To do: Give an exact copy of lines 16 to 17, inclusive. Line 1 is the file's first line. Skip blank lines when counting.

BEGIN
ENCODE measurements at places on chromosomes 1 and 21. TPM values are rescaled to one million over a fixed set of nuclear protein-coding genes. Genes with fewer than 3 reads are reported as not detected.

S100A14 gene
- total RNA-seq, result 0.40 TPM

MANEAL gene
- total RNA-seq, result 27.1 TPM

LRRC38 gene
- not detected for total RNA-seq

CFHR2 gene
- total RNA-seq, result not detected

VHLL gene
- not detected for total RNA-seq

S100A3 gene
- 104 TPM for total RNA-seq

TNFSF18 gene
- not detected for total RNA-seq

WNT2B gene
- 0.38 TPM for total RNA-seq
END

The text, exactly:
WNT2B gene
- 0.38 TPM for total RNA-seq